Sylvia Plath and Ted Hughes were literature’s equivalent of Posh and Becks. The talented and beautiful golden couple who provoked both wonder and envy.
Of course, their mythological status only really waxed once a 30-year-old Plath - deserted by Hughes after two children and seven years of marriage - committed suicide in 1963, but it hasn’t waned since, even with Hughes’ own death in 1998. The newly released film, Ted and Sylvia, starring Daniel Craig and Gwyneth Paltrow, pays testimony to how enduring our fascination is with these two poets and their ill-fated love.
While there’s no competing with a Hollywood budget in the intimate staging of Edge at the King’s Head (or Hampstead’s New End, from where it’s just transferred), I find it hard to imagine how any amount spent on box office stars, locations, extras or period fixtures could offer a more searing insight into the tortured soul of Plath nor how any actress could ‘spill her blood’ in performance more wrenchingly than Angelica Torn.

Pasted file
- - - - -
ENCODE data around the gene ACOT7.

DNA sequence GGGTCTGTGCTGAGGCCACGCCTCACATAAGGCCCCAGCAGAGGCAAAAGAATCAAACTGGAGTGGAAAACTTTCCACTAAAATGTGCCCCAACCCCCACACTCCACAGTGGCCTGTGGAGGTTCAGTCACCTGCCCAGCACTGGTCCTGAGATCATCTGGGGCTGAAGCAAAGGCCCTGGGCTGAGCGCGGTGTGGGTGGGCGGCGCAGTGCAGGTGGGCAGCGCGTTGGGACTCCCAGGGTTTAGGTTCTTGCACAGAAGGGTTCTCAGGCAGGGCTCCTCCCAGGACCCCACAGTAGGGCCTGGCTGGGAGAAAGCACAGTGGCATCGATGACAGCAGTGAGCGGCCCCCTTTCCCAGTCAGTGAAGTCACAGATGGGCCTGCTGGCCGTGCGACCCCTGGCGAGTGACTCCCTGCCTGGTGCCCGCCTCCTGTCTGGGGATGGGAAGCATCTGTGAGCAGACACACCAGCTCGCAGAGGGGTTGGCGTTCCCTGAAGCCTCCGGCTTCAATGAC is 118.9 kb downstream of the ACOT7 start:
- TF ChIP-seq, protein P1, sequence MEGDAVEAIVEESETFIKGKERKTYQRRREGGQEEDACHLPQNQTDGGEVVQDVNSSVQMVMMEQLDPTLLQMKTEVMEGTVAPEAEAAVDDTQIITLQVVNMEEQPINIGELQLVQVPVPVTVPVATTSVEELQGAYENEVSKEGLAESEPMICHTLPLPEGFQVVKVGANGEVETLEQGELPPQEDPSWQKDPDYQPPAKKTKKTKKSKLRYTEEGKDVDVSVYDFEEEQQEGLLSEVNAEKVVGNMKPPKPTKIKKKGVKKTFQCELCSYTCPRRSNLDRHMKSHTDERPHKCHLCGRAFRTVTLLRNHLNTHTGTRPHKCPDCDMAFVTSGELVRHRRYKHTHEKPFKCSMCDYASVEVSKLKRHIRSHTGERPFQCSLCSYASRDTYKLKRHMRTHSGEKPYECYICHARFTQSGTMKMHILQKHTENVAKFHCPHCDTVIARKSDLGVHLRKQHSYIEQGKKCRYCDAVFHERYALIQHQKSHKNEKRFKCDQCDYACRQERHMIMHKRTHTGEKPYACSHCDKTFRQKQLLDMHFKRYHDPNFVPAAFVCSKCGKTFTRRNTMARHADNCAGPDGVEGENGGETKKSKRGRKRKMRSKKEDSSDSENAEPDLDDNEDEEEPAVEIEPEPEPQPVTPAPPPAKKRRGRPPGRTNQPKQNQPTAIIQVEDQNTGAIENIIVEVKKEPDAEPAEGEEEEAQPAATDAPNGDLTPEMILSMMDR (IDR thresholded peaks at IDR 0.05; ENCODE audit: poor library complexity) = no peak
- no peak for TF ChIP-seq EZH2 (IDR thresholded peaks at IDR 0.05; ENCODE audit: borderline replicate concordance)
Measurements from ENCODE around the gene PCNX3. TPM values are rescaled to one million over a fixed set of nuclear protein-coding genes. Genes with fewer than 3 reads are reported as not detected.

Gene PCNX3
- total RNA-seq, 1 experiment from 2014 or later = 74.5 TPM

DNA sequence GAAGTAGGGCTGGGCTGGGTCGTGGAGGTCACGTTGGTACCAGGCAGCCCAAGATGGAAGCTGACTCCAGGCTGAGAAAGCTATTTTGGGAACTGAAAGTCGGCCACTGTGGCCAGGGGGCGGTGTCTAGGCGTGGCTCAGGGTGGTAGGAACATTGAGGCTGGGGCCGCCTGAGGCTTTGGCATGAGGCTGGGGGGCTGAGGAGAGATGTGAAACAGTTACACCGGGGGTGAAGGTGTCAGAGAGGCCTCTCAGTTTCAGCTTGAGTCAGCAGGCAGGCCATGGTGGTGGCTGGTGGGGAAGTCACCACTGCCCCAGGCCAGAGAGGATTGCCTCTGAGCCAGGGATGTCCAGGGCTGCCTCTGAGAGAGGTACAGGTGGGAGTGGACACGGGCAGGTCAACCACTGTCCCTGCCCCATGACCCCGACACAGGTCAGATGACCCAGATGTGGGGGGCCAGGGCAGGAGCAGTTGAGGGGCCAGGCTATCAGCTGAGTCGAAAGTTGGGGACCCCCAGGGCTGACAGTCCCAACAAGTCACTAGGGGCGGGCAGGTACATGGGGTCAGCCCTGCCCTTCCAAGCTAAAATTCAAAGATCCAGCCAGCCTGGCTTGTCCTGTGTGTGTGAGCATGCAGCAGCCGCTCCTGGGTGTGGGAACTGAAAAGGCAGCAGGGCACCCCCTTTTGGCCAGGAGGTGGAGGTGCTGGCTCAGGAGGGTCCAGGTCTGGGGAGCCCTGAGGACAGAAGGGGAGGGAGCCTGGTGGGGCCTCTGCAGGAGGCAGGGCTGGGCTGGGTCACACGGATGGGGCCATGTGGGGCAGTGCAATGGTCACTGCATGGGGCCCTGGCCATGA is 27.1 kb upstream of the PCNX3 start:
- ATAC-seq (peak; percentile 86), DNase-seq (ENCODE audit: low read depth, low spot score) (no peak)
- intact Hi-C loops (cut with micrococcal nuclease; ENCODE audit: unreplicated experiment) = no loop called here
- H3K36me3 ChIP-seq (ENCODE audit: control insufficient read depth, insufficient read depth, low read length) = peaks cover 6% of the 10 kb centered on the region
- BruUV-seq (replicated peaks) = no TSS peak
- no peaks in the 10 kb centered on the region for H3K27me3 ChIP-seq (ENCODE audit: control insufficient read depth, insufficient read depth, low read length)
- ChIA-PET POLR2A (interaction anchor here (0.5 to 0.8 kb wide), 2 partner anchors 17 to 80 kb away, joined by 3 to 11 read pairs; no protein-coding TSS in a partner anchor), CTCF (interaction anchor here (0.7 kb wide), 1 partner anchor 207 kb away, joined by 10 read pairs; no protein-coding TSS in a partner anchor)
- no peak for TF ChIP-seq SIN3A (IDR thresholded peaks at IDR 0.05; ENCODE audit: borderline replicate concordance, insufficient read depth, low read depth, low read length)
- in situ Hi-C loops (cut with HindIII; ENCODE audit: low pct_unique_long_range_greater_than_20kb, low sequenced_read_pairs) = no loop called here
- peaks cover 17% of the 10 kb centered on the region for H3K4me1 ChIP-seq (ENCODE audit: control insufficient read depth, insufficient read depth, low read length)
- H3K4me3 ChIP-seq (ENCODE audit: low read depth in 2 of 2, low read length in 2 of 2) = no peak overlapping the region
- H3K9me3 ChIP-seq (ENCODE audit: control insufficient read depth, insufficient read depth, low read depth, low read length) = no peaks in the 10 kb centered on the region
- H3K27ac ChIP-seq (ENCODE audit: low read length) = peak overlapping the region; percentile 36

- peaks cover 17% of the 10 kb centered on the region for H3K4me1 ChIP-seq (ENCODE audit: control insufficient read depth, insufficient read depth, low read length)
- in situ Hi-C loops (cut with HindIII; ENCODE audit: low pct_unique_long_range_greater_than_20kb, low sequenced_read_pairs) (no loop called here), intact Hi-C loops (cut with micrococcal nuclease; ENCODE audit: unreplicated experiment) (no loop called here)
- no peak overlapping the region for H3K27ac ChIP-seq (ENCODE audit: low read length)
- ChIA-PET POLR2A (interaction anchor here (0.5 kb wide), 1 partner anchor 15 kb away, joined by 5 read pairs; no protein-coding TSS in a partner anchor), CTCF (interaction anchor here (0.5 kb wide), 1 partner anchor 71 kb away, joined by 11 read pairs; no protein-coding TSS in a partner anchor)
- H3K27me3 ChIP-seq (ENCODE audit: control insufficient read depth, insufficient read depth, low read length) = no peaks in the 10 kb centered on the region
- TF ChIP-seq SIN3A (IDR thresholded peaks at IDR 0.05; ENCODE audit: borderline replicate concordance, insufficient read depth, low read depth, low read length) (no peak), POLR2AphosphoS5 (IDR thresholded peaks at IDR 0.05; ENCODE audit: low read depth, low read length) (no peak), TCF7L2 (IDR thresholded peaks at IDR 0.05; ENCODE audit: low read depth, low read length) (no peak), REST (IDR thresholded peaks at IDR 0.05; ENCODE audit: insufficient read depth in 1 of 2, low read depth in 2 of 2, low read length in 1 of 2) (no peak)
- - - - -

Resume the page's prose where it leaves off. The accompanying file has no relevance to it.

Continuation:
“This will be the last day of my life,” Torn’s Plath begins, without a hint of remorse. Then, over the next two hours, she paces back and forth across the stage - dressed only with a chair, a desk and typewriter and a short stack of books and notepads in which she frantically scribbles – and across the years to explain how she arrived at this point.
Edge is written and directed by Paul Alexander, who has also authored a book about Plath, so it’s small wonder that the biographical details ring true. And yet – though Hughes, the ‘monster’, the ‘bastard’, the ‘black witch’, the betrayer’, is presented in a highly unflattering light – we’re in no doubt that Plath herself is not the most reliable of narrators, nor the most blameless of victims.
She admits to the addictive nature of her love and her hatred, and she recognises that, in marrying Ted, she was also embracing the ghost of her similarly cold and abusive father. ‘Not that I’m bitter, not that I’m vengeful, not that I’m a keeper of slights,’ she insists, letting us know just the opposite with a wry smirk.
This Plath is a thinker and so, as Voltaire would have it, life is a comedy, and we are in on the joke, even if, despite her pretence of being unfeeling, her own life ends in tragedy. A horrible waste that makes for harrowingly brilliant drama.